Technically Incorrect offers a slightly twisted take on the tech that's taken over our lives.
As the NBA All-Star carnival rolled into New Orleans, there was only one big topic: Is the Earth flat?
After the Cleveland Cavaliers point guard Kyrie Irving insisted on a podcast that it was, he was not alone among NBA All-Stars.
The Golden State Warriors Draymond Green also leaned toward Irving without quite falling over. In an interview he said "I don't know. I haven't done enough research but it may be flat."
Goodness, that would explain so much. Green, though, invoked his iPhone to show how easy it is these days to concoct false images.
"I can make a round picture with my iPhone today on the panorama camera and make it look round," he said. "So, I don't know. I'm not saying I think it's flat or round. I don't know but it could be."
What on earth might be going with these flat-out denials of the Earth's roundness?
NBA commissioner Adam Silver offered this beam of light in a press conference: "Kyrie and I went to the same college [Duke]. He may have taken some different courses."
So the Earth is the same shape as a basketball? It's likely. For Silver added: "In all seriousness, he was trying to be provocative and I think it was effective. I think it was a larger comment on the sort of so-called fake news debate that's going on in our society right now...personally I believe the world is round."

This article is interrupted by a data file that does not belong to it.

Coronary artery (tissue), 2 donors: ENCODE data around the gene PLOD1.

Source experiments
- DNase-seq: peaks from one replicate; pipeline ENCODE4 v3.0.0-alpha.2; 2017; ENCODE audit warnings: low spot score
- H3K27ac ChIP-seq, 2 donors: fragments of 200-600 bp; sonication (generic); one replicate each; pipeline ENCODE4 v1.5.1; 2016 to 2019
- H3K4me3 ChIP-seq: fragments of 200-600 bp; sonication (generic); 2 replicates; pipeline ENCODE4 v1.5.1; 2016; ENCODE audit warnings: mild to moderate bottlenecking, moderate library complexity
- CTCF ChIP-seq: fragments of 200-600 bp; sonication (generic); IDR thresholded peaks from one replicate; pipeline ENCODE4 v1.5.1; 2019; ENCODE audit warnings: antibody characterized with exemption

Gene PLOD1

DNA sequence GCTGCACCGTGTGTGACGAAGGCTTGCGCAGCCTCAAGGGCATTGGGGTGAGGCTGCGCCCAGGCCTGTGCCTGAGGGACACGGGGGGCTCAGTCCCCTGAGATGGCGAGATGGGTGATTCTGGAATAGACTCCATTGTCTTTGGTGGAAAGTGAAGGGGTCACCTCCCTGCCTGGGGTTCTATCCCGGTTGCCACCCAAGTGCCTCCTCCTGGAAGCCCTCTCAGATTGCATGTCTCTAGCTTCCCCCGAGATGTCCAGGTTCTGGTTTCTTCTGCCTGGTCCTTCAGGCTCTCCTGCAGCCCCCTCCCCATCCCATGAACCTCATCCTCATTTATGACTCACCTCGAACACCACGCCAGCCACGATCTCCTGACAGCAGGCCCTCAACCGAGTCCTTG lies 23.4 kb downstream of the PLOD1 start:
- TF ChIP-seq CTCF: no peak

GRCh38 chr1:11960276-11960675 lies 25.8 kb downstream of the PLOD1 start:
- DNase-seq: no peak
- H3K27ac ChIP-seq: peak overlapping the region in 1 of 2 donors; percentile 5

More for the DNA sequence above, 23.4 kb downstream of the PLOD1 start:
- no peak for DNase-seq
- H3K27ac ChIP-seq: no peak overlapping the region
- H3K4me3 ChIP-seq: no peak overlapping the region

Neither Irving nor the Cavaliers immediately responded to a request for comment.
There is, however, a schism between those who cling to observable facts and those who prefer any statements that confirm their own beliefs. Apple CEO Tim Cook believes fake news is 'killing people's minds."
If this was Irving's contribution toward showing how ravingly silly society has become, he deserves a bow.
Then again, in last night's three-point contest, Irving failed to win. Too many of his shots had an awkward trajectory. Did those shots look flat to you?
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